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Financial Indicators plummeting

Posted June. 02, 2005 06:44,   


A series of financial indicators closely related to the economic situation are falling. Corporations’ financial needs for investment have decreased and credit card expenditures, a barometer of consumption, have dropped. Long-term interest rates indicating the economic forecast have been falling, and the proportion of short-term market funds has been significantly higher.

Kang Jeong-won, the chief executive officer of Kookmin Bank, diagnosed at a monthly meeting on June 1 that “corporations and households used to be very optimistic about economic recovery at the beginning of this year, but the economy seems to be worsening over time.” Chief Executive Officer Kang Gwon-seok of the Industrial Bank of Korea expressed his concern, saying, “Overseas indicators such as the foreign exchange rate and oil prices have been staggering, and it is difficult to expect that the economy will be better anytime soon.”

Loans for Investment Declining-

Facility loans that corporations extended from the Korea Development Bank in May stood at 600 billion won, down five percent compared to the same period the previous year (632 billion won). Facility loans, compared to the same period last year, increased 433.7 percent in March and 134.9 percent in April, following a 63.9 percent rise in January (677 billion won). The figure for February with the New Year holidays factored in fell 41.5 percent due to a seasonal effect.

It was analyzed that a genuine investment recovery was underway with a surge of loans for investment at the beginning of this year. However, a pessimistic view is now developing that the increase was ascribed to the funds applied for last year being executed this year and thus cannot be interpreted as a real increase in investment. According to the Korea Development Bank, the growth rate of this year’s investment planned by domestic corporations is merely 14.4 percent against the previous year, which is a half of the amount invested in 2004 (29.7 percent).

Credit Card Expenditures Also Falling-

According to the six specialized credit card companies, Samsung, Hyundai, Lotte, Shinhan LG and BC, and the Foreign Exchange Credit Services, credit card receivables (excluding cash advance services) for April were 11,950.2 billion won, up 12.8 percent against the same period the previous year (10,593.3 billion won). However, the same figure was down 7.3 percent compared to March (12,812.4 billion won).

This indicates that consumption, a key to economic recovery, has not revived.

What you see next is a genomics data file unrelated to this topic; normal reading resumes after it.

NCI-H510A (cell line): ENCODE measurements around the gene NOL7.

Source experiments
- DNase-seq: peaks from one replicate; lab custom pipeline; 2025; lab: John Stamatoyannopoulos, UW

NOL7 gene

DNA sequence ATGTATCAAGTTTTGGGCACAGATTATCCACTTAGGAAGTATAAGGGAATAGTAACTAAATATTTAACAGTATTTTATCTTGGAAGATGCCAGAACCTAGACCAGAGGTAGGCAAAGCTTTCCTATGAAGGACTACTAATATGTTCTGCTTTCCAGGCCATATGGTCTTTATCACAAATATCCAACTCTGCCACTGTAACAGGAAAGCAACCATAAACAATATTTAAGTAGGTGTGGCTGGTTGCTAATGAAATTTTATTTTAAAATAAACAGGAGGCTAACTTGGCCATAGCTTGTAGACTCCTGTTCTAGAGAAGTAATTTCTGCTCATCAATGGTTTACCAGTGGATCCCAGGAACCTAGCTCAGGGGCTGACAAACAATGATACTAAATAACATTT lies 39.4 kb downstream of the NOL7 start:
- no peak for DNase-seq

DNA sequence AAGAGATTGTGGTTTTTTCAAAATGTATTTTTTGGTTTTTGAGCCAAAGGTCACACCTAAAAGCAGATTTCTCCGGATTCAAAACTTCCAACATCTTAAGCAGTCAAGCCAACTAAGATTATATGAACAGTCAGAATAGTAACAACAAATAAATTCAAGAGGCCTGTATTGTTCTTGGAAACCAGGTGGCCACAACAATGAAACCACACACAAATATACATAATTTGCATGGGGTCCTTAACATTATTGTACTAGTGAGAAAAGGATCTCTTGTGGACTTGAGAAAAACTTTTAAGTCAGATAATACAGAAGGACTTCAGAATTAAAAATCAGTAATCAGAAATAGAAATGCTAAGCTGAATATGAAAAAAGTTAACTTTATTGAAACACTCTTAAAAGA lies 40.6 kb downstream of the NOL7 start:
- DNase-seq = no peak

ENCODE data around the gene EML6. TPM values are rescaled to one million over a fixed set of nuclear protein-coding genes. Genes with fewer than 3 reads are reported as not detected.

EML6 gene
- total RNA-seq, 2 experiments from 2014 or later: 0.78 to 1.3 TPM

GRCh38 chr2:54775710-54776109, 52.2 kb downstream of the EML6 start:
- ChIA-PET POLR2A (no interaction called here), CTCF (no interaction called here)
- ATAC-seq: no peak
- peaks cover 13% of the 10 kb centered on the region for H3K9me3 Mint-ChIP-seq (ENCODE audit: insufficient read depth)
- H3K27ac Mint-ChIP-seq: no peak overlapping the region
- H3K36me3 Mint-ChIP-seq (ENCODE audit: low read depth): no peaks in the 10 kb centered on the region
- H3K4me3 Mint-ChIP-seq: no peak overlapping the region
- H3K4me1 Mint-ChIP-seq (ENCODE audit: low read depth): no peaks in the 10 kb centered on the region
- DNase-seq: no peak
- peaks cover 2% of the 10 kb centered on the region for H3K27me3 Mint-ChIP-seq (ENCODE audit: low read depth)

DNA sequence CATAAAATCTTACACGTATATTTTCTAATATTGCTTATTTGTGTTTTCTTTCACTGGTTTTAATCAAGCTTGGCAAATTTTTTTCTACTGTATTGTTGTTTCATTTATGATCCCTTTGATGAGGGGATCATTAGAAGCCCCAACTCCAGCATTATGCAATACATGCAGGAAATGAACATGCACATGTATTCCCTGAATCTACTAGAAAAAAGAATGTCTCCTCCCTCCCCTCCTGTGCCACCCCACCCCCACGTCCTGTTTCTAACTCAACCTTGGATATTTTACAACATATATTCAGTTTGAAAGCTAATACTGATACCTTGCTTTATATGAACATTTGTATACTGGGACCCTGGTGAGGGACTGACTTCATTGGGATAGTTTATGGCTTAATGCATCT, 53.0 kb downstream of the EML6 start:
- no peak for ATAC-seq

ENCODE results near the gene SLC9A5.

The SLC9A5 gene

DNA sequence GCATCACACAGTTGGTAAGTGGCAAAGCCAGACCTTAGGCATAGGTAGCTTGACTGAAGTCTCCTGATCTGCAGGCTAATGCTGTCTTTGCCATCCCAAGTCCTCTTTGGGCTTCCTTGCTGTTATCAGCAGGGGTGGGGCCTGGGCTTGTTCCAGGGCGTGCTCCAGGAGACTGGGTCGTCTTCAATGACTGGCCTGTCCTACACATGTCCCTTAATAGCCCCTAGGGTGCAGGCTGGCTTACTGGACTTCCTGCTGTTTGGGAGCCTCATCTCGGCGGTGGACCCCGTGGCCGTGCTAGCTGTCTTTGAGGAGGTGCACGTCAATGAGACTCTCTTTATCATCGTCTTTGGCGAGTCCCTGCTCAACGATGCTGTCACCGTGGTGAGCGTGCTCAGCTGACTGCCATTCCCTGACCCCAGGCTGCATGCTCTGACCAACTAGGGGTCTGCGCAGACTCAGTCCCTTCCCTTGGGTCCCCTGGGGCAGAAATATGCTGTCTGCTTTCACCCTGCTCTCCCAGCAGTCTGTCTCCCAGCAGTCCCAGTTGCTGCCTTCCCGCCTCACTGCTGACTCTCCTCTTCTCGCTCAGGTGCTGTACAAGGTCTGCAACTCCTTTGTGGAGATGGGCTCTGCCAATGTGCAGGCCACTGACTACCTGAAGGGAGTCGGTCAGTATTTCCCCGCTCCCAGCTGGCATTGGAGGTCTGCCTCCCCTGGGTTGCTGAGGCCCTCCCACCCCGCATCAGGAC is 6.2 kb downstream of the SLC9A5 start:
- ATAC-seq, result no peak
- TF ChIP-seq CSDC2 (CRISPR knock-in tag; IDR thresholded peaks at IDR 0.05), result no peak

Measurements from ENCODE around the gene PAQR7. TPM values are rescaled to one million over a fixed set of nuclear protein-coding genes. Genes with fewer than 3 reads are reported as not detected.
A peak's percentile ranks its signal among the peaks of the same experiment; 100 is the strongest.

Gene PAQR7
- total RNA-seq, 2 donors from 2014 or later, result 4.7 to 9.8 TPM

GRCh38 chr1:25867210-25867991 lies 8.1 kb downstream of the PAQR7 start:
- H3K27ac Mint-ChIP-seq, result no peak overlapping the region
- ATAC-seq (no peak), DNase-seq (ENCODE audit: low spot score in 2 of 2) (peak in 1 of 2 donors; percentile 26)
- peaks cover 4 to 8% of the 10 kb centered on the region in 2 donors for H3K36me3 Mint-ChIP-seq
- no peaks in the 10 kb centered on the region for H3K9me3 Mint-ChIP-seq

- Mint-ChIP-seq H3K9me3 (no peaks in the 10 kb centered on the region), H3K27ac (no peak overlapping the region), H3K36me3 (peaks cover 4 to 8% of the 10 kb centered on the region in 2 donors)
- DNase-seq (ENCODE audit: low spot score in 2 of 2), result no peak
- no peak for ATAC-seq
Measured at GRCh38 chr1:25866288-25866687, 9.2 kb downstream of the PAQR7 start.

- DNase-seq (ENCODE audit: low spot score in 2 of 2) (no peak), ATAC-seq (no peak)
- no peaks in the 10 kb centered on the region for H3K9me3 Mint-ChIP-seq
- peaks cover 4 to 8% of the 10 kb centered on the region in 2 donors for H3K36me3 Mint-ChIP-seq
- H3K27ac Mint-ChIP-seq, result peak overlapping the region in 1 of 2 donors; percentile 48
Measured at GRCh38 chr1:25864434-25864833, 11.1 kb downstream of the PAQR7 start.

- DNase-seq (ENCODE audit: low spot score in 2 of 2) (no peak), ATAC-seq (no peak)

Lee Bo-woo, a senior researcher of the Credit Finance Association, said, “The economy has been at a standstill due to contracting consumption. And the whole year’s sum of credit card receivables will not be far bigger than that of the previous year.”

The Portion of Short-Term Funds Exceeded 50 Percent-

When the economy shows a sign of contraction, funds tend to be managed on a short-term basis. According to the Bank of Korea, funds with a maturity below six months amount to 812 trillion won (in terms of average balance), which constitutes 50.5 percent of the total funds. It was the first time that the portion of short-term funds exceeded 50 percent since 1997 when the Bank of Korea first followed up the characteristics of market funds.

Money market funds, one of the most prevalent short-term funds, increased to 69,400 billion won, up 14.3 percent from 60,700 billion won in January. Shin Yong-sang, a senior researcher of Korea Institute of Finance, explained, “As the incentives for long-term investment become weak under a worsening economy, market funds tend to be managed on a short-term basis.”

Long-term Interest Rates Falling-

The long-term interest rate, which surged once, is showing a decreasing trend. The falling long-term interest rate means that a consensus of not-so-promising future economic prospects prevails. The government bond yield with a three-year maturity on May 31 was 3.67 percent, down 0.03 percent point from the previous day. As a result, the gap between the call rate and the long-term interest rate was narrowed down to 0.41 percentage points. The long-term interest rate has been falling since March, after having increased 3.65 percent in January and 4.19 percent in February. The increase in long-term interest rates at the beginning of this year was due to the fact that market expectations of economic recovery were dominant and that the government suggested the possibility of raising the interest rate.

Ki-Jeong Ko Sun-WooKim koh@donga.com sublime@donga.com